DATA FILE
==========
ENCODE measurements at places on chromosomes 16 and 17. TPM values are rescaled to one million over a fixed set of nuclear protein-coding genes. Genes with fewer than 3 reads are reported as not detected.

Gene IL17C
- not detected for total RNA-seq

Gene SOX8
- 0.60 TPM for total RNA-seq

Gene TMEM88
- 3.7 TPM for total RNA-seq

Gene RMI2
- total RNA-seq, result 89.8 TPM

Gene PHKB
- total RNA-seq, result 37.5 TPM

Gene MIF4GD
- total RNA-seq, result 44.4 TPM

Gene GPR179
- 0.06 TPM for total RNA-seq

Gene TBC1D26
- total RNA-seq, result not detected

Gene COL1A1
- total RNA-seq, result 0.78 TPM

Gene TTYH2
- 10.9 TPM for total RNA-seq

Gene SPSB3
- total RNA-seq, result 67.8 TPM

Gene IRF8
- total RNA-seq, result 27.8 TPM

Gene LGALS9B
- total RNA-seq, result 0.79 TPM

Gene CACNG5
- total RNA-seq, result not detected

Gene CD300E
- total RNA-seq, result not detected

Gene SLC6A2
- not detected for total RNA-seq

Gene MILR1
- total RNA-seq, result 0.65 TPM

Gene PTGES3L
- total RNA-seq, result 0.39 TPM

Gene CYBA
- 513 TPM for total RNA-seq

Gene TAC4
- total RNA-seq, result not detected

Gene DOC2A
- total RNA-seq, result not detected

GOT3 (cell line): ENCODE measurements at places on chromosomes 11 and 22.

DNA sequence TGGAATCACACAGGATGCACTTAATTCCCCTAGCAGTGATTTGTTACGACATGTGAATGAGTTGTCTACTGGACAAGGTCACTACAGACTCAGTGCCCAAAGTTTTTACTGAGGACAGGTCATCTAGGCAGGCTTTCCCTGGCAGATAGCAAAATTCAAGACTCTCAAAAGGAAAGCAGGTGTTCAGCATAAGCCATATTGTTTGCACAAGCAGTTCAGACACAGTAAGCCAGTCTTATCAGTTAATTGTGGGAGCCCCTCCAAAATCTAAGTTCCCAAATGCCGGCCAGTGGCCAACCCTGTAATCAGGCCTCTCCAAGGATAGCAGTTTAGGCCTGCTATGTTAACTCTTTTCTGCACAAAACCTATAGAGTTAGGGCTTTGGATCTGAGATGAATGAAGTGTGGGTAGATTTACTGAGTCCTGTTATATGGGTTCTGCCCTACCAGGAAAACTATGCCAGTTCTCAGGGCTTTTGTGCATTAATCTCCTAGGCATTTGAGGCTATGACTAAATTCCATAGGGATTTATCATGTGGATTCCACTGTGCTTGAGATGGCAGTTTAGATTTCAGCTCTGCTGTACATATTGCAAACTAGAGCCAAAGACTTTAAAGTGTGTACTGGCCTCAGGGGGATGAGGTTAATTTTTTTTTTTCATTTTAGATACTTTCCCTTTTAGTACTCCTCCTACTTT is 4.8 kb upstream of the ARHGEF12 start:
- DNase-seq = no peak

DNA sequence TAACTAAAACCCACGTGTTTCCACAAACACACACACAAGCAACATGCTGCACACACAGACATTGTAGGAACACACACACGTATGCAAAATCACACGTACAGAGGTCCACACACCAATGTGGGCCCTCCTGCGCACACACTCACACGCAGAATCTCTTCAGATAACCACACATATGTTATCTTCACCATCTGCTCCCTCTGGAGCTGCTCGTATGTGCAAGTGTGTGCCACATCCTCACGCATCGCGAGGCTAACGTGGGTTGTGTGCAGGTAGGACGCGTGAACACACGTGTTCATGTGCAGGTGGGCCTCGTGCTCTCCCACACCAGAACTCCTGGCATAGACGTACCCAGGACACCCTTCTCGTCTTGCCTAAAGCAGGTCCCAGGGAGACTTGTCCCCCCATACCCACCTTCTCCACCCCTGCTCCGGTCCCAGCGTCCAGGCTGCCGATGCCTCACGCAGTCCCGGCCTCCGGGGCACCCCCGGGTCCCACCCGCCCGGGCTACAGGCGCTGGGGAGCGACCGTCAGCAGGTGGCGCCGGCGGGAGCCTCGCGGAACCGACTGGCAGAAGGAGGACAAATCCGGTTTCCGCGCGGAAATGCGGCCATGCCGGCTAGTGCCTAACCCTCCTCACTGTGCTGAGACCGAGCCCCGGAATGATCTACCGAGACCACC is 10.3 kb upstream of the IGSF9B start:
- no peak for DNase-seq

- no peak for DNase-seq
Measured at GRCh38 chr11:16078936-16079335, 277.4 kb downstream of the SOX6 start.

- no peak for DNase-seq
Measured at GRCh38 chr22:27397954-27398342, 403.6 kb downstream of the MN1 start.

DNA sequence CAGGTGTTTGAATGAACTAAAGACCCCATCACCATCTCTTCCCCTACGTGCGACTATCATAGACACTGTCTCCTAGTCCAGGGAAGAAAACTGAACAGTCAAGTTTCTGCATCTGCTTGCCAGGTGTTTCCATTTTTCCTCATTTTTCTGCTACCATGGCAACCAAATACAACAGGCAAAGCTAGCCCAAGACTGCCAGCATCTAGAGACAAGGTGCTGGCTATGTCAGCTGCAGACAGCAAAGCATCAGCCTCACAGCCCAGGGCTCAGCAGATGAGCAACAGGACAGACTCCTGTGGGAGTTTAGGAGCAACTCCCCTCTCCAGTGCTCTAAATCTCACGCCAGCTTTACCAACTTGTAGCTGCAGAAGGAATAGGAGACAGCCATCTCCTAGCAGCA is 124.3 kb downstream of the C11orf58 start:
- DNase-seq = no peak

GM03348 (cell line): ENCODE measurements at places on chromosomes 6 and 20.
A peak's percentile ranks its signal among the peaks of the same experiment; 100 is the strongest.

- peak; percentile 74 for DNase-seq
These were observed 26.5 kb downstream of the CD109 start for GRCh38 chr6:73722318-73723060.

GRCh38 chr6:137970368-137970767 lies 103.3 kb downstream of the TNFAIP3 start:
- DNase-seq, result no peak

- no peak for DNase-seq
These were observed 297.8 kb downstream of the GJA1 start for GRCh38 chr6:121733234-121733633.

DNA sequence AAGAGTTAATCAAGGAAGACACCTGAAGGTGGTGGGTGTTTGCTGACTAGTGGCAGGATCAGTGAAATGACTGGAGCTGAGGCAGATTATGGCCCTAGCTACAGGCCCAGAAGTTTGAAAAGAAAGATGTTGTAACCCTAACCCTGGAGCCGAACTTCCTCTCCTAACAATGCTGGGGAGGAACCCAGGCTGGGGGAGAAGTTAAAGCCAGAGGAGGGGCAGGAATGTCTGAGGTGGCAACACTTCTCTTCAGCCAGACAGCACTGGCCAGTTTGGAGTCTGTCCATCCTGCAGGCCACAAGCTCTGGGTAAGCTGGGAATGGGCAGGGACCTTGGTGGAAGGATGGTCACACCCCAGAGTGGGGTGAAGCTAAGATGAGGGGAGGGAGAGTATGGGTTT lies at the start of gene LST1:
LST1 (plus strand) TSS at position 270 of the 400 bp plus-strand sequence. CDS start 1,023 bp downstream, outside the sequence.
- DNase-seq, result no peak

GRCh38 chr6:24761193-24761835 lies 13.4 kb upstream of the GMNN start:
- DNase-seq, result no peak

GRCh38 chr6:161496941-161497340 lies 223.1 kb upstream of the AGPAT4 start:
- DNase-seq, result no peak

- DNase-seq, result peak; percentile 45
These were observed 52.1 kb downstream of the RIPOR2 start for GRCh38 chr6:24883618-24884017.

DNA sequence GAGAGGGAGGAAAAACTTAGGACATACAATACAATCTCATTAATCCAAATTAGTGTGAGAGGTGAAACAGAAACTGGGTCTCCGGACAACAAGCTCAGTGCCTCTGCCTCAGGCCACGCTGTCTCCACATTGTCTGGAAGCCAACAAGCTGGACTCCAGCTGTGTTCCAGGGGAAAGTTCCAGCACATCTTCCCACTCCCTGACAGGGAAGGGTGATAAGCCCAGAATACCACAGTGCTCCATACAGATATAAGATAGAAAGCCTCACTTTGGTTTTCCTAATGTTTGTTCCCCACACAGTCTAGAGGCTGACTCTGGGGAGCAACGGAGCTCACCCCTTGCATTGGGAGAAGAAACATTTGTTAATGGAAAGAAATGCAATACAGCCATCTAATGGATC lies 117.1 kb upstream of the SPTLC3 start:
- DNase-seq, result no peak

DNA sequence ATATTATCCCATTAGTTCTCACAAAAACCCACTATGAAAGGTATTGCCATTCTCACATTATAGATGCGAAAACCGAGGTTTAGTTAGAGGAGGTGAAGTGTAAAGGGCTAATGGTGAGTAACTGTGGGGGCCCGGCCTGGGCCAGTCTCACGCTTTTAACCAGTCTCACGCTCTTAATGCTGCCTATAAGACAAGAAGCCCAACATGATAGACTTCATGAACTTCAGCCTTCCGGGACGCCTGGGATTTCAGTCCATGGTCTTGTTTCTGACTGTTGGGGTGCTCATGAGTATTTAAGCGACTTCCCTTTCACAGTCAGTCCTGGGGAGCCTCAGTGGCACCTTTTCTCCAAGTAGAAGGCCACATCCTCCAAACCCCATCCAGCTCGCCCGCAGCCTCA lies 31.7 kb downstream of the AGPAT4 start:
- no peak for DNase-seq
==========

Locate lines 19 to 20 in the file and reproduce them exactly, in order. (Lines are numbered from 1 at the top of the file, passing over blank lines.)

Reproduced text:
- total RNA-seq, result 0.78 TPM

Gene TTYH2